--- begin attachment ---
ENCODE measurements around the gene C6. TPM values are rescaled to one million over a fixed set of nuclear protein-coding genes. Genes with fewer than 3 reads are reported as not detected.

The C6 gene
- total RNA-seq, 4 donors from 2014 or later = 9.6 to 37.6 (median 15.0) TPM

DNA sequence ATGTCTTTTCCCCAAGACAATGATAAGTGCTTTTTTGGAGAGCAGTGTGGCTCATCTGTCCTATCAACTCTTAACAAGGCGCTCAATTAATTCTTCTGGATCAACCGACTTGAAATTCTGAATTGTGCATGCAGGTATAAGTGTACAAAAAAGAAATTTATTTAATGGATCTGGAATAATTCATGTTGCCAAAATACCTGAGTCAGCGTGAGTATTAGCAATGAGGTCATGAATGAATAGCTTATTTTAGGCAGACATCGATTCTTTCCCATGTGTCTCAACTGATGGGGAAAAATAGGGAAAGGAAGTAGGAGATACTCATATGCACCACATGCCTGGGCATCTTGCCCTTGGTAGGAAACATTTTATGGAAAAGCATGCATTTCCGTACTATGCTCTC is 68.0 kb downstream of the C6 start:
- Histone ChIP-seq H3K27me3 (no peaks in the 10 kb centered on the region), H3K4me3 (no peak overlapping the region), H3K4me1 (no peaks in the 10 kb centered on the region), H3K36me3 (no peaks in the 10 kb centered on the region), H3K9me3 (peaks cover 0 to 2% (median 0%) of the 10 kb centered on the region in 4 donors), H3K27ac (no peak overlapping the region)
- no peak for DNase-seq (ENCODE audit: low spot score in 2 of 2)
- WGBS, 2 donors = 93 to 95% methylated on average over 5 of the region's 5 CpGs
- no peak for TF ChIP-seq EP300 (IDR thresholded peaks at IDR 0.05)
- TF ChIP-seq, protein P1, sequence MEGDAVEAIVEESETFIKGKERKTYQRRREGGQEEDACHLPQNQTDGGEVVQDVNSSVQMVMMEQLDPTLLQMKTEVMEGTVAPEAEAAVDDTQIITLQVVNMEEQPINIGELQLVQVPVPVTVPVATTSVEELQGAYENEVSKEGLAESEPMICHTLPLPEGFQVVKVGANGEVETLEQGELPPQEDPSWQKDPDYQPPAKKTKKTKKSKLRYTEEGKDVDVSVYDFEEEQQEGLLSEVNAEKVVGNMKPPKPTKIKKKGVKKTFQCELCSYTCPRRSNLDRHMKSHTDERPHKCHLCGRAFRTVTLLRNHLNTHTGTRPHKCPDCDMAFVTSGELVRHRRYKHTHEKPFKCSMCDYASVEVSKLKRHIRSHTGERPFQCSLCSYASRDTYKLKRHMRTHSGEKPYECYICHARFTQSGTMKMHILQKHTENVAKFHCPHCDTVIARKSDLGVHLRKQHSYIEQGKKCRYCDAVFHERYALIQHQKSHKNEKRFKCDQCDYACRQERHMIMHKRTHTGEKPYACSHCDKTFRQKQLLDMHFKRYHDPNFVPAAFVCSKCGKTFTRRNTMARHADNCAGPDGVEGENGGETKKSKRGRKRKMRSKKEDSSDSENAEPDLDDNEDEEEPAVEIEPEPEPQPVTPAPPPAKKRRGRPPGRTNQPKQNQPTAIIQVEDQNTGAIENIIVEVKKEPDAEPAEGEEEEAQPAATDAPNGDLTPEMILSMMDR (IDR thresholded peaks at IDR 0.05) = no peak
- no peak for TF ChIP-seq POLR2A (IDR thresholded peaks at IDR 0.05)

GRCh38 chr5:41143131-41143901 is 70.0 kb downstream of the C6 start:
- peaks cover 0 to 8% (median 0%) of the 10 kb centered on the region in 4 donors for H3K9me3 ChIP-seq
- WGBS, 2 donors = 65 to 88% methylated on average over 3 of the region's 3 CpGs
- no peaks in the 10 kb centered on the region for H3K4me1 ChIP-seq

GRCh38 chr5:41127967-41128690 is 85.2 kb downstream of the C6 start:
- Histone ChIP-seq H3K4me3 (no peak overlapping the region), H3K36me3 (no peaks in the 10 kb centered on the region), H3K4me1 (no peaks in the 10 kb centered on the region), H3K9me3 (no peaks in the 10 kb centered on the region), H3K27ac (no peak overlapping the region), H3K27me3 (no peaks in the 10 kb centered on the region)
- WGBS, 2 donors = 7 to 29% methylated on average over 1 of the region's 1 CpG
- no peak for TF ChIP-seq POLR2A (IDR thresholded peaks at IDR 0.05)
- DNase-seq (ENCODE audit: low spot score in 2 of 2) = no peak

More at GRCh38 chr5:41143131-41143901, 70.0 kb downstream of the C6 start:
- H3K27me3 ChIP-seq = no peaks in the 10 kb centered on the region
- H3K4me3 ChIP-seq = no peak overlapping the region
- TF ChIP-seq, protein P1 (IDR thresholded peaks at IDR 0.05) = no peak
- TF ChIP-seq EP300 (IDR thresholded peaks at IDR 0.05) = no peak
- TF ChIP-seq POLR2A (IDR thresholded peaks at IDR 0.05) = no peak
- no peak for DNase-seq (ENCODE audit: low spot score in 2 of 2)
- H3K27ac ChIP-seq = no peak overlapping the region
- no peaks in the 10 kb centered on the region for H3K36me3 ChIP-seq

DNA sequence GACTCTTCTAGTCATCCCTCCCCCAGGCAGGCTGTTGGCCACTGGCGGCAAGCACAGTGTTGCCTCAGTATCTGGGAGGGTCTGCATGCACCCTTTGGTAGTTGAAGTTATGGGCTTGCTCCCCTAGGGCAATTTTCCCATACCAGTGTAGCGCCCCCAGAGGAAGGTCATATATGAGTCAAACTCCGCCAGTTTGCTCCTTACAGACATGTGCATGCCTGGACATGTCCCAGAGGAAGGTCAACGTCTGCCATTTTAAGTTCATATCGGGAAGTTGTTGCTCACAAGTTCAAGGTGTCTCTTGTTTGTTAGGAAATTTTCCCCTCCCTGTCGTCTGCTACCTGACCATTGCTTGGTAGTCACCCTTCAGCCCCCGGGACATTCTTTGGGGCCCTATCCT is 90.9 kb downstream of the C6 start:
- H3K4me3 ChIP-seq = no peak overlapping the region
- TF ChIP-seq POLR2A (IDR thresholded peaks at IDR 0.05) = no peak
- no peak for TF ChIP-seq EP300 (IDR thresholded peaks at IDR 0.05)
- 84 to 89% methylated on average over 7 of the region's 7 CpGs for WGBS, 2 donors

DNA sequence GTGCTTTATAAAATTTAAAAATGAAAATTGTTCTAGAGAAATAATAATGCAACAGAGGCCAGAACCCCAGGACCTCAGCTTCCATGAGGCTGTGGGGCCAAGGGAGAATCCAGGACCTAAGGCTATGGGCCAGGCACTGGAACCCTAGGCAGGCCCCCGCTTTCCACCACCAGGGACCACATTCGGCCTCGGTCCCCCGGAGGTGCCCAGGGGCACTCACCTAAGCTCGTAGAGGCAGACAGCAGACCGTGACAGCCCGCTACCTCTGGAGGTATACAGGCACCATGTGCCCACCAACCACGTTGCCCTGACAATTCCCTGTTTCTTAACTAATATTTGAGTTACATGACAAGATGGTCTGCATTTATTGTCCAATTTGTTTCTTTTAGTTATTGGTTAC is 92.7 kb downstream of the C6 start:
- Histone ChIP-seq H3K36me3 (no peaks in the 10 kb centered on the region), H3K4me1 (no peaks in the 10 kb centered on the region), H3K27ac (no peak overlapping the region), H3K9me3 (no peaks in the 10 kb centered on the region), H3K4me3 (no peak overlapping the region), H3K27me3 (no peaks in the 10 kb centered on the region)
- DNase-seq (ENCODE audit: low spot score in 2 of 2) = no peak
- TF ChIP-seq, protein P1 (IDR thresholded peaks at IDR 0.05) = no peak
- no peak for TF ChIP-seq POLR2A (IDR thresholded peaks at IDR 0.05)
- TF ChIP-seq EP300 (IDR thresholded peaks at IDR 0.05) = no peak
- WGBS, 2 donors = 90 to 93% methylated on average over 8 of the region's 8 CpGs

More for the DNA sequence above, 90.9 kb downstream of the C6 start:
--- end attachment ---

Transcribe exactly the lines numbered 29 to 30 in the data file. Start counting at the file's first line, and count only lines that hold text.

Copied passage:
DNA sequence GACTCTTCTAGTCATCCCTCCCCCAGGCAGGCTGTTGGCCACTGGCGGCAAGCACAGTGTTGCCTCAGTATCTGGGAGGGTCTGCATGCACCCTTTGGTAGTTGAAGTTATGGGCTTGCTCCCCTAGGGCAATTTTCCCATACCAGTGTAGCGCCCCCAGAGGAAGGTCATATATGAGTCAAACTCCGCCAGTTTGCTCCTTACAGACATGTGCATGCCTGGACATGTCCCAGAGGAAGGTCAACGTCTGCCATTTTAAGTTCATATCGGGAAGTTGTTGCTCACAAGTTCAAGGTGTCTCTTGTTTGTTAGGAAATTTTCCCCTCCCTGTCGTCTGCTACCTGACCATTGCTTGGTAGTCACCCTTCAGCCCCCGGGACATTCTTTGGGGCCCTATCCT is 90.9 kb downstream of the C6 start:
- H3K4me3 ChIP-seq = no peak overlapping the region